Director: Whit Stillman
Filmmaker Whit Stillman has made a mere 4 movies over the span of 23 years, his first three films grossing less than $15 million combined. His style of writing is abrasive for many, as is his sophiscated, sarcastic and self-deprecating sense of humor. That said, his third film, Last Days of Disco, offered a measure of hope and joy not present in his first two films, allowing for a slightly larger viewership during and after its theatrical run.
Thirteen years later, with Damsels in Distress, Stillman has grown softer still, as so many great filmmakers do (I’m looking at you Scorsese). Not that this is a bad thing. In fact, the versatile tones – both in drama and comedy – at play here mark a step forward in many ways for Stillman as both a writer and director.
The setting is Seven Oaks, a New England college that’s still suffering from a testerone-fused attitude towards college life. Violet (Greta Gerwig) and her group of small-time revolutionaries are determined to change this. Preferably through dance. Violet’s band of non-misfits is comprised of the mind-numbingly principled Heather (Carrie MacLemore), the judgmental Rose (Megalyn Echikunwoke) and the sweet and sensitive Lily (Analeigh Tipton), a transfer student the girls take under their collective wings.
These girls go to frat parties and get the drunkards dancing, Violet convinced that she can choose a loutish frog to date and mold him into her prince. While the rest of the group isn’t so sure, Violet’s positioned herself as the clear leader, so her way goes. Then, of course, things begin to change.
Lily becomes smitten after she’s bought a drink at a bar by a charming, well-dressed financial type (Adam Brody), straying from the group’s warnings – especially Rose – that it’s a “playboy or operator move.” Violet’s dope boyfriend Frank (Ryan Metcalf) betrays her, sending her into what she prefers to call a “spiral.”
Like the Stillman of past films, this is mostly played for intelligent comedy, many scenes playing out a bit too long and over-explained on purpose. This group of young performers is more than up to the challenge, speaking the singular filmmaker’s language fluidly throughout. Gerwig is the stand-out here, navigating the most dynamic character in the film with grace. And while Violet’s vast descension is hard to grasp on to in places – some scenes play better than others – Gerwig is fully committed to every turn her character takes. This is a more fragile, more understanding version of Kate Beckinsale’s Alice from Disco, and though Stillman’s reach exceeds his grasp in her development, it’s an important step in Gerwig’s blossoming career as a top-notch actress.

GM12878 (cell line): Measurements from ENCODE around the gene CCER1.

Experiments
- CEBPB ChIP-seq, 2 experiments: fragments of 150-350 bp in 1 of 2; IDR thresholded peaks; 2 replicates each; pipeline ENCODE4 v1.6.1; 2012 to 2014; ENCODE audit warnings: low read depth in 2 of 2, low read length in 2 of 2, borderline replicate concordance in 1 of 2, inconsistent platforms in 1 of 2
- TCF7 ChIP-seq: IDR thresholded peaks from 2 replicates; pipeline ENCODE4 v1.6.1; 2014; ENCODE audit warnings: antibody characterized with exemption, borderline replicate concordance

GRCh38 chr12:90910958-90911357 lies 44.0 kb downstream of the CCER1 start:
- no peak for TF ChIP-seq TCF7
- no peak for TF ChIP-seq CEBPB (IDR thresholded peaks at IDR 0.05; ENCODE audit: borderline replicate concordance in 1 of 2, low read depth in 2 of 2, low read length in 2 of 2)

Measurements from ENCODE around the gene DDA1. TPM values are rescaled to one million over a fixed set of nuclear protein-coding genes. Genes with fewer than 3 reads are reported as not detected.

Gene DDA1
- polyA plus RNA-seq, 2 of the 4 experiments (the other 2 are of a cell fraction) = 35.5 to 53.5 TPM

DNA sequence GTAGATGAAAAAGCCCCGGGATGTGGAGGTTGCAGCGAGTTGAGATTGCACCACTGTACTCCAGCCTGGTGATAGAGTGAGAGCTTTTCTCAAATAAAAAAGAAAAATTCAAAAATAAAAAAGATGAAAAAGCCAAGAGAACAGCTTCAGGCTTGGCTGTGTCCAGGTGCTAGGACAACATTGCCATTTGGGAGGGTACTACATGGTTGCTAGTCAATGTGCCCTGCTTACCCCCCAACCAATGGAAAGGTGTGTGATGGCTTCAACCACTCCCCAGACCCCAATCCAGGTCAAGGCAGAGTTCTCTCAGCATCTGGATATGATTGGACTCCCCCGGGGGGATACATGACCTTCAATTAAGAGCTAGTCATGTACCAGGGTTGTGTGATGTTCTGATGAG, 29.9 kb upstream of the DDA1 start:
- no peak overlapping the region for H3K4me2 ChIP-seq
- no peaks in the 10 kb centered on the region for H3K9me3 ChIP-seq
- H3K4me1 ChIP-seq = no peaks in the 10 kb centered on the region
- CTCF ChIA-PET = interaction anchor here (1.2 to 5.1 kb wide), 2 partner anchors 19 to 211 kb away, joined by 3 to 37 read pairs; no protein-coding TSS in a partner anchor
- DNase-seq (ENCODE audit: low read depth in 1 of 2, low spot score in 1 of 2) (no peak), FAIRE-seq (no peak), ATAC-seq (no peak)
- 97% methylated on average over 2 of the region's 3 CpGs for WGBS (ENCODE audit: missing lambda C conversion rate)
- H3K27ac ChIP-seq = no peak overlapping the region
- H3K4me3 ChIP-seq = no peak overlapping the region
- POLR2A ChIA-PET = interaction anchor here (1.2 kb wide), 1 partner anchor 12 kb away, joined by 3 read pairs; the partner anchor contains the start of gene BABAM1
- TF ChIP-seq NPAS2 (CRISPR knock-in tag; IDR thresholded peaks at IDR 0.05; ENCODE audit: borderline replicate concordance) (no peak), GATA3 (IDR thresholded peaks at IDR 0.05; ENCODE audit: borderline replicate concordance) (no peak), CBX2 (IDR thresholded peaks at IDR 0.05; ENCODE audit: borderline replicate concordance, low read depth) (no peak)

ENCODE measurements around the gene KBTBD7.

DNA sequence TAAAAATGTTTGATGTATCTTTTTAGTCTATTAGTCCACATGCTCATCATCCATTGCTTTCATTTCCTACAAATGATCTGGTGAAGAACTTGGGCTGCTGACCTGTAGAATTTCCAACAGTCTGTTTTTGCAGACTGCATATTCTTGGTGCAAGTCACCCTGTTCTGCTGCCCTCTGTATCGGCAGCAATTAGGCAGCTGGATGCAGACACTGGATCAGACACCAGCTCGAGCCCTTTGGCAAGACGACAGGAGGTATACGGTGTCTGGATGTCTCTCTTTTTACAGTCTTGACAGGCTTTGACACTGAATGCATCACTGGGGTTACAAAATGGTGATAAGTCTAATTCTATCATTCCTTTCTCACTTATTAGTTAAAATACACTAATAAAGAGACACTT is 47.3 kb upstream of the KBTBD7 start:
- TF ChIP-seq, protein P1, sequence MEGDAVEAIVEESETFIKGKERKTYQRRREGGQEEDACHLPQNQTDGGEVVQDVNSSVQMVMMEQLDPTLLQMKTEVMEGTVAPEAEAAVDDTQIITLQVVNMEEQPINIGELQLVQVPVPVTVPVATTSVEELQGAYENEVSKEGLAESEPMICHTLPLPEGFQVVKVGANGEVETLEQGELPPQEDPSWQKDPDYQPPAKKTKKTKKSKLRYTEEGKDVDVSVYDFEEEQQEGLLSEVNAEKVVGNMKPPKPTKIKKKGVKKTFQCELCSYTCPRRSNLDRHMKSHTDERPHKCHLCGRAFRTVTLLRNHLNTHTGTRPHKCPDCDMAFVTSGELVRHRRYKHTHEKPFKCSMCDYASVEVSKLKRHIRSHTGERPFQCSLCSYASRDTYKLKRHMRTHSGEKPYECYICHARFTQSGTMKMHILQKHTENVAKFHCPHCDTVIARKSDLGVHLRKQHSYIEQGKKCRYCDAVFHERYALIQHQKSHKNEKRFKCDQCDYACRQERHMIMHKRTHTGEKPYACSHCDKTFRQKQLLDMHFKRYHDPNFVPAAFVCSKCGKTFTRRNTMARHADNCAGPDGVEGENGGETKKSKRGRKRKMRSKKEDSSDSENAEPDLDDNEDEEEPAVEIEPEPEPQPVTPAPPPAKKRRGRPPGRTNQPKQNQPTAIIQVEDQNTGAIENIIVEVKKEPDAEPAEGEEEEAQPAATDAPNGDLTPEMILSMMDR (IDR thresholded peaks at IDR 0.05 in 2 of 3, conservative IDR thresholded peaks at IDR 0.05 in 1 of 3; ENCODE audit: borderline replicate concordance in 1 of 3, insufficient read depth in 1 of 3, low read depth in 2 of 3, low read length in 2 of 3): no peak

It’s also an important step for Stillman, the filmmaker. The camera moves more, and more fluidly, in this film then in Stillman’s films past, and there appears to be more confidence behind each move. The director’s studying his character’s faces and mannerisms more here than he ever has before, and it helps bring the viewer further into the experience. This auteur of the upper echelon has grown to judge those in his films less for who they are, and appreciate them more for the exact same reason.
This kind of honestly only heightens our appreciation.
Damsels in Distress is now in limited release.
Welcome, one and all, to the newest episode of The Film Stage Show! This week, I am joined by Michael Snydel and Bill Graham to discuss the new film from writer/director Nacho Vigalondo, Colossal, starring Anne Hathaway. Subscribe on iTunes or see below to stream download (right-click and save as…). M4A: The Film Stage Show Ep. 237 – Colossal 00:00 […]
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